The economic effects of the evolving coronavirus crisis are rapidly being felt across the commercial sector and, in particular, by the retail and hospitality industries. Businesses will face unprecedented pressure and strain on their financial resources and it is likely many commercial tenants will not be in a position to pay their rent. As the March quarter day approaches many landlords and tenants are likely to be confronted with this issue sooner rather than later.
If tenants cannot afford to pay their rent then landlords and tenants alike should consider their options as soon as possible. This article sets out the options available for landlords when their tenants are unable to pay rent.
Whilst some landlords may be happy to agree to a waiver, suspension or deferment of rent, there are other options available for landlords who wish to maintain their rental income if tenants fail to pay their rent.
Commercial Rent Arrears Recovery (CRAR)
Opting to recover rent arrears by CRAR gives a landlord the ability to take control of the tenant’s goods at the premises and sell them to recover an equivalent value to the rent arrears. The CRAR process requires landlords to follow a prescribed process which involves serving various notices. If appropriate, this method can be extremely quick and cost effective. How successful CRAR is depends on whether the premises contain goods of sufficient value which belong to the tenant. Our Property Disputes Team can assist landlords who wish to undertake the CRAR process.
Landlords could pursue a court claim against the tenant for rent arrears. The first step would be to send a letter of claim to the tenant setting out the basis of the landlord’s claim and demand payment. If the letter does not have the desired effect the landlord may decide to issue a court claim for the debt.
A statutory demand can be used to ask for payment of rent arrears from a tenant. A tenant will have 21 days to either settle the debt or reach an agreement to pay. If there is no payment or agreement, the landlord can start winding up proceedings against a tenant company/LLP that owes £750 or more. If the tenant is an individual the debt must be £5,000 or more before bankruptcy proceedings can be started.
Serving a statutory demand can be a cost effective method to prompt payment where the tenant can afford to pay. However, if the tenant cannot afford to pay, the threat of winding-up/bankruptcy proceedings will be futile. Further, if the rent arrears are the subject of a genuine dispute, the tenant can issue court proceedings in response and so the landlord could inadvertently get caught up in court proceedings. The tenant’s insolvency can also trigger forfeiture of the lease which may not be desirable. Landlords should seek specialist advice before serving any statutory demand to make sure this is appropriate in the circumstances and will achieve their objective.
Pursue a Former Tenant or Guarantor
If there is a guarantor who is a party to the lease, the landlord may be entitled to pursue them for any rent arrears. The guarantor can also be pursued via court proceedings or a statutory demand.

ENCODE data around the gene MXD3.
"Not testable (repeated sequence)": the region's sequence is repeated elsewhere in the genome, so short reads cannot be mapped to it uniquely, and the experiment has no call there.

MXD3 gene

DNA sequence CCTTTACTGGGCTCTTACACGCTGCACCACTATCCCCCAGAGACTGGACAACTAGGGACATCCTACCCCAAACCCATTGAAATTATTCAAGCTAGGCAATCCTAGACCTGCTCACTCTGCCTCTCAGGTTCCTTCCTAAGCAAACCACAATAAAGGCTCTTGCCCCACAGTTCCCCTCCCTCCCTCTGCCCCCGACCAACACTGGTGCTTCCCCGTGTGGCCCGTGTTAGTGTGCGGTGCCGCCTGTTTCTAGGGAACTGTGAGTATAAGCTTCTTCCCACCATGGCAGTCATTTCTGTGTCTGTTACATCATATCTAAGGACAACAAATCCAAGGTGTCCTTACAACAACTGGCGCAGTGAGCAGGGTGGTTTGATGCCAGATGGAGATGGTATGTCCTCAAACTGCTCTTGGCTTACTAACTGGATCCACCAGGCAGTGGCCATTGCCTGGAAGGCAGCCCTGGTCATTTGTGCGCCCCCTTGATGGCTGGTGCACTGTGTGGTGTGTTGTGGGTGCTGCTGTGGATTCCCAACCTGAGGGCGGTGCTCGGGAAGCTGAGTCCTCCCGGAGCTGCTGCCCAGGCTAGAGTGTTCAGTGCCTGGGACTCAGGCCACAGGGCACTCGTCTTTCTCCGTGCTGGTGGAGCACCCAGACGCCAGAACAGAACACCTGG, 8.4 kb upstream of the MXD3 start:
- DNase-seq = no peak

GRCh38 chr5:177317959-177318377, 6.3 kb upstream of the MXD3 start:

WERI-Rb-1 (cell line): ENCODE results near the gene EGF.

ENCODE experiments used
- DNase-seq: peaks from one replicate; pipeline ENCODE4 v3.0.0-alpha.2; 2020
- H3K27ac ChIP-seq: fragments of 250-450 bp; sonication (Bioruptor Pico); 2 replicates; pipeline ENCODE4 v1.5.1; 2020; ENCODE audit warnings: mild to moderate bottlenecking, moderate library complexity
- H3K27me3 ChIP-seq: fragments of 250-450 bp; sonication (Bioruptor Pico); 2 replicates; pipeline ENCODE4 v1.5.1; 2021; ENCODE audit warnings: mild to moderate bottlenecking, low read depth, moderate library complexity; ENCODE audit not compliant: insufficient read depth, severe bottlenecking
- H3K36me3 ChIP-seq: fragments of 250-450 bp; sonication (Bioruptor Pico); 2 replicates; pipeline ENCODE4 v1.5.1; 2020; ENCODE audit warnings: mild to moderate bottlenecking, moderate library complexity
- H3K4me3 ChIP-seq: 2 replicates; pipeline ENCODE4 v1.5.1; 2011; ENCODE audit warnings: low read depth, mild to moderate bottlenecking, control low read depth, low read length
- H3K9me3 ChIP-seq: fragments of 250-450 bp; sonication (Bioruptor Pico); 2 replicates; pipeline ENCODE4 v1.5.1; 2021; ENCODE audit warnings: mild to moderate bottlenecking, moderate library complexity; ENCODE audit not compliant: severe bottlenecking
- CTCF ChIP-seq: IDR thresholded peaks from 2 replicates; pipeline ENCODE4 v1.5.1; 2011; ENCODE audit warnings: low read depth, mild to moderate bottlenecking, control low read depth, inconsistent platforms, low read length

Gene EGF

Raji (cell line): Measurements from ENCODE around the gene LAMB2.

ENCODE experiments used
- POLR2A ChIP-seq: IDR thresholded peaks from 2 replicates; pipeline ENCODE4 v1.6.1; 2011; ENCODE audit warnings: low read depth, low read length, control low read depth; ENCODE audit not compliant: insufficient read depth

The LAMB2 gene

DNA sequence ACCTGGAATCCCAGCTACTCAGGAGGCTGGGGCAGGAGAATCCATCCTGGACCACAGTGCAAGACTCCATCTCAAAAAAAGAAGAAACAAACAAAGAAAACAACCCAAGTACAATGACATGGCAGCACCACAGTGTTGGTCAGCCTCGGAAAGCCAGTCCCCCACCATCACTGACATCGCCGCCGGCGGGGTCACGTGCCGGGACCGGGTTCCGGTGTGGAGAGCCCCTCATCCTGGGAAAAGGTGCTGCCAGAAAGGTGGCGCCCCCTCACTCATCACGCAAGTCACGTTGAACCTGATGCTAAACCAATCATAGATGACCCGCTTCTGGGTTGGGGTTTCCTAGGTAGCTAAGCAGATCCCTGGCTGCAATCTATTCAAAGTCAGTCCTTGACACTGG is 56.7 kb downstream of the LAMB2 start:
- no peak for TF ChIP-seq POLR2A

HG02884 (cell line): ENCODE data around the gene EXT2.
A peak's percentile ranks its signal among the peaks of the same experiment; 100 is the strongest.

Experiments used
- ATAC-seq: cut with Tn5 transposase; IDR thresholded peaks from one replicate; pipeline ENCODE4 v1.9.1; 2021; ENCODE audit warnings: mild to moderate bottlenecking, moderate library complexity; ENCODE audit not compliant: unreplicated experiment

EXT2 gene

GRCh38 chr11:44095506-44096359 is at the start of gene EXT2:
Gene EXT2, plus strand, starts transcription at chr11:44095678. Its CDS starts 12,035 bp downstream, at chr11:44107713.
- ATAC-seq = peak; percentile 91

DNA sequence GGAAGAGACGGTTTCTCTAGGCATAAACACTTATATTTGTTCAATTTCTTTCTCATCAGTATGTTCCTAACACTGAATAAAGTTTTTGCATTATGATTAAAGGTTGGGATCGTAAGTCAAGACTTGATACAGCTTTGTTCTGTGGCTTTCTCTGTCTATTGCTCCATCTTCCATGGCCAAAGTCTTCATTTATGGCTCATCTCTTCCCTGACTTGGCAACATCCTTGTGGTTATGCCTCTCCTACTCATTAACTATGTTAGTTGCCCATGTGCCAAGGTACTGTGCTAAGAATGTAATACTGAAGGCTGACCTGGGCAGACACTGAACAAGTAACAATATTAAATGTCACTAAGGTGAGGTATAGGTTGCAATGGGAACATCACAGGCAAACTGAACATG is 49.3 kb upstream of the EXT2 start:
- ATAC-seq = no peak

If the current tenant obtained the lease by way of an assignment then the previous tenant may have entered into an authorised guarantee agreement. If this is the case, the landlord may be entitled to pursue the previous tenant for the rent arrears, by way of court proceedings or a statutory demand.
A rent deposit is a secure source of funds available to landlords. If available, landlords can draw down on the deposit to recover the rent arrears due under the lease. This option may be particularly useful if the arrears of rent are an isolated incident, as may be the case in current crisis. This is a quick and simple method of recovering the debt whilst preserving the landlord and tenant relationship. However, a draw down from a rent deposit could waive the right to forfeit. Landlords should consider their position carefully, and may wish to seek legal advice, before any decision is made.
If a tenant fails to pay rent, the landlord will usually have the right to forfeit the lease. However that right can easily and inadvertently be waived which is why it is important landlords seek urgent legal advice as soon as forfeiture becomes an option.
Whilst forfeiture is usually a commercially viable form of relief, in the current circumstances, landlords are likely to want to avoid the possibility of being faced with a vacant property for the foreseeable future. It should also be noted that, if a tenant has requested a short deferment, it is likely they will be able to pay the rent in the near future and so relief from forfeiture may be granted to them.
If you are a commercial landlord faced with rent arrears, please do not hesitate to contact our Property Disputes Team by email or by calling 01603 610911 who can advise you on the best options for recovering rent arrears and assist you throughout this process. Our Property Disputes Team can also assist tenants seeking a rent concession or faced with a claim for rent arrears. Check out the latest article here.
Landlords and tenants may also wonder whether the lease can be terminated as a result of the coronavirus pandemic and may find the following article interesting: ‘Coronavirus: The Impact on Termination of Commercial Leases’ which can be accessed here.
Note: the contents of this article is for general information only and does not constitute legal advice. Specific legal advice should be taken in any particular circumstance. This is also a fast developing area, with the Government currently issuing additional measures and updates on a daily basis and further legislation is expected to be passed in the near future, and we cannot guarantee the contents are up to date therefore.